wide at the hip, twenty inches at the
knee and seventeen inches at the bot
tom. Evening dress shows but slight
changes. Coats are the same length,
with tails a trifle more peaked and la
pels silk faced to the edge. Cloth, not
velvet, collars are correct. Trousers
measure twenty inches at the knee and
seventeen inches at the bottom. The
evening jacket has a narrower lapel,
with a longer roll. The waistcoat Is
three button and U shaped. So far as
overcoats go, the covert top coat, rather
short and very full, promises to be
more of a factor than heretofore. The
long Chesterfield, exceedingly plain in
cut and trimming, and the skirted coat
will divide honors. The Chesterfield
will measure forty-four inches, reach
below the knee and fall straight from
the shoulders. All overcoats will have
breast pockets. ,
Plan of Chicago Corporation to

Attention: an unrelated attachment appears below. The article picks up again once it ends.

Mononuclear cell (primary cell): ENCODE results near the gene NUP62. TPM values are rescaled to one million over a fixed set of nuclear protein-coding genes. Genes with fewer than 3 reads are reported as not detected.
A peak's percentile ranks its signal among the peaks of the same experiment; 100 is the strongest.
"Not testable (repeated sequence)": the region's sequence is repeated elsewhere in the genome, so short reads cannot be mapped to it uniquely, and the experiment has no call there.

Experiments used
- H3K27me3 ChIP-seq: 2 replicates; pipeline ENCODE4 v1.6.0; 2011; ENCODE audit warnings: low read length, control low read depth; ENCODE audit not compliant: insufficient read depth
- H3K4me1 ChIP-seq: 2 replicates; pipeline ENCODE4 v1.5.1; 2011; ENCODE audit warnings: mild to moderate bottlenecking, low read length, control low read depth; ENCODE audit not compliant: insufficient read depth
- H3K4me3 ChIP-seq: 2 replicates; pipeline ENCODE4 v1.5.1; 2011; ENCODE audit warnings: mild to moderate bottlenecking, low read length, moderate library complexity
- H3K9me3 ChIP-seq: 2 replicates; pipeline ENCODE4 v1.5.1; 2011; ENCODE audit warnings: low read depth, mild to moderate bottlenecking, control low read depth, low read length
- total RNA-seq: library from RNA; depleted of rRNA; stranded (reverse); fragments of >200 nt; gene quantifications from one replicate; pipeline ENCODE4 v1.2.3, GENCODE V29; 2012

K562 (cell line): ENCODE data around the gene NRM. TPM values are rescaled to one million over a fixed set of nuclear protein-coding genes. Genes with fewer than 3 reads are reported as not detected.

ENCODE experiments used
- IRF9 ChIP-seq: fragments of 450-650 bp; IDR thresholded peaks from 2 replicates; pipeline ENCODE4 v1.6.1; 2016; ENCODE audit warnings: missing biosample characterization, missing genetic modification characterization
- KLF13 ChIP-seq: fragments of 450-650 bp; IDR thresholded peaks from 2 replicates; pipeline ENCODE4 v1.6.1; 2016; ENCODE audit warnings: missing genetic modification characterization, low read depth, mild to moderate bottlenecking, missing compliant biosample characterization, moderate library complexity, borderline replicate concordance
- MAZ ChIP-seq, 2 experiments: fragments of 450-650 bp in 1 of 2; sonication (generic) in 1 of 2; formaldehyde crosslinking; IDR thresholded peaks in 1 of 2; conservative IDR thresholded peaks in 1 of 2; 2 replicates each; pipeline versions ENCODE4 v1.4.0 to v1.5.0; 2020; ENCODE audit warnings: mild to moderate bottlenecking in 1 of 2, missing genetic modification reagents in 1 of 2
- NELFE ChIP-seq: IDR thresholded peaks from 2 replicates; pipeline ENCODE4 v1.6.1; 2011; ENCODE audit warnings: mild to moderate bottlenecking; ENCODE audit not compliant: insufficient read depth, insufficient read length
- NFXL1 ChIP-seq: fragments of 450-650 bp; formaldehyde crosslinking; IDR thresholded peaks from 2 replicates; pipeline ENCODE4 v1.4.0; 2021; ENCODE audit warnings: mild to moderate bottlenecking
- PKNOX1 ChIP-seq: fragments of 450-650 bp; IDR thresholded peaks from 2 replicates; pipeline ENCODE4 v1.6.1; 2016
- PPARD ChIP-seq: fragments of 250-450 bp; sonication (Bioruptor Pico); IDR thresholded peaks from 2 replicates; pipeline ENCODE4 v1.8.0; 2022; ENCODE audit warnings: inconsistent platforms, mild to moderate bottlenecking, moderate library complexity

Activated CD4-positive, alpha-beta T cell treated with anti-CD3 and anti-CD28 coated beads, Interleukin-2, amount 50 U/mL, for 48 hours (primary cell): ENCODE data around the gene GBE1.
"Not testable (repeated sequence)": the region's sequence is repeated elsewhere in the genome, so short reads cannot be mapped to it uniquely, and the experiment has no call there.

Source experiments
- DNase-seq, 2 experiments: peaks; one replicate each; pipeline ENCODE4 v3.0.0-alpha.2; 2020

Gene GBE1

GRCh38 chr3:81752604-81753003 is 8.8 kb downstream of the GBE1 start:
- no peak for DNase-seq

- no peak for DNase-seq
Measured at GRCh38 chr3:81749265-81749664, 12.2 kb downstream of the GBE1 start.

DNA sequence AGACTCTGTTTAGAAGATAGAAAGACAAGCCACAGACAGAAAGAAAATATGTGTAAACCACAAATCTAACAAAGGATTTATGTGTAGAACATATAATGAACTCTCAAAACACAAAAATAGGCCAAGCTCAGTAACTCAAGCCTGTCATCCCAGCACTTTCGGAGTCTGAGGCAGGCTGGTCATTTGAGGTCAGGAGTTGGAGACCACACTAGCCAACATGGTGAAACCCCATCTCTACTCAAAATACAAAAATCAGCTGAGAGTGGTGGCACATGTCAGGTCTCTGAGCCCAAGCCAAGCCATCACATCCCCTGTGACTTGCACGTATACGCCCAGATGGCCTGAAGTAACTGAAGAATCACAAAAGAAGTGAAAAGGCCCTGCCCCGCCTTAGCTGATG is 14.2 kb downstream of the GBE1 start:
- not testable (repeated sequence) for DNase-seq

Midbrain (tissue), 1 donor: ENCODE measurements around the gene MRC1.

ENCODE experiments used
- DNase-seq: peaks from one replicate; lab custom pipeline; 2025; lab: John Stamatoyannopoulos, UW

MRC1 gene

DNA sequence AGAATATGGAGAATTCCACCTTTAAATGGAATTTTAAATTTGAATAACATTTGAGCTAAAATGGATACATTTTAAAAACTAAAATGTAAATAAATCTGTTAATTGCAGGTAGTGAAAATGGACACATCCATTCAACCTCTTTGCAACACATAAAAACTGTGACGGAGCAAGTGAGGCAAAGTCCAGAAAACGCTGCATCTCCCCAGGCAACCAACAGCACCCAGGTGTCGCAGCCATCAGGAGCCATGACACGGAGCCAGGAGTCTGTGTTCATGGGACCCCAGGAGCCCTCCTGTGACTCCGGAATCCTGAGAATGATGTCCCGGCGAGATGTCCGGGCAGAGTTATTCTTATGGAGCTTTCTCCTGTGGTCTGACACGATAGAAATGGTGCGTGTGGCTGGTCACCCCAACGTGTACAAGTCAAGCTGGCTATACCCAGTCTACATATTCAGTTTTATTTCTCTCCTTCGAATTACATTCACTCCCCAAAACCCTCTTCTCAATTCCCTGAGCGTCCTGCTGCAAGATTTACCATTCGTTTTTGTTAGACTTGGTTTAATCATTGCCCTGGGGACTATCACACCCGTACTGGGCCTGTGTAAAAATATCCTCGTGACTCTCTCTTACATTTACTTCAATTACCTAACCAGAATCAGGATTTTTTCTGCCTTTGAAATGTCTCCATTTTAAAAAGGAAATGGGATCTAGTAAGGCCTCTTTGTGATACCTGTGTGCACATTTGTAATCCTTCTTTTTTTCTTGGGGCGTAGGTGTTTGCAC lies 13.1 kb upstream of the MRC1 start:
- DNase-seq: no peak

Stop Bettinjr on Races.
"Young man, be good." This is the
ultimatum delivered to some 30,000
young men by their employers in Chi
cago says the New York World. Bace
track' gambling, excessive indulgence
in liquor, immoral conduct, late hours
and excessive cigarette smoking are
the vices charged to the young men.
Of these the race track mania is the
most prevalent Chicago is Loneyr
combed with handbooks. It ia asserted
that not less than 100,000 persons play
tho races every day without going to
the tracks.
The Western Electric company,
which employs almost 2,000 men, post
ed this drastic notice in its shop and
general otlice:
Playing: the races and all other forma of
KaniblhiK, Immoral conduct and excessive
use of liquors and cigarettes gmitly im
pair one's usefulness. Notice Is hereby
given that any employee who thus ahuas
himself la subject to dismissal.
"We are only following the lead of
Other business houses," said Superin
tendent C. E. Mitchell. "We believe in
clean living, for only In that way can
we get the best results. We believe in
It from a morel view. This does not
mean that we are Puritanical. There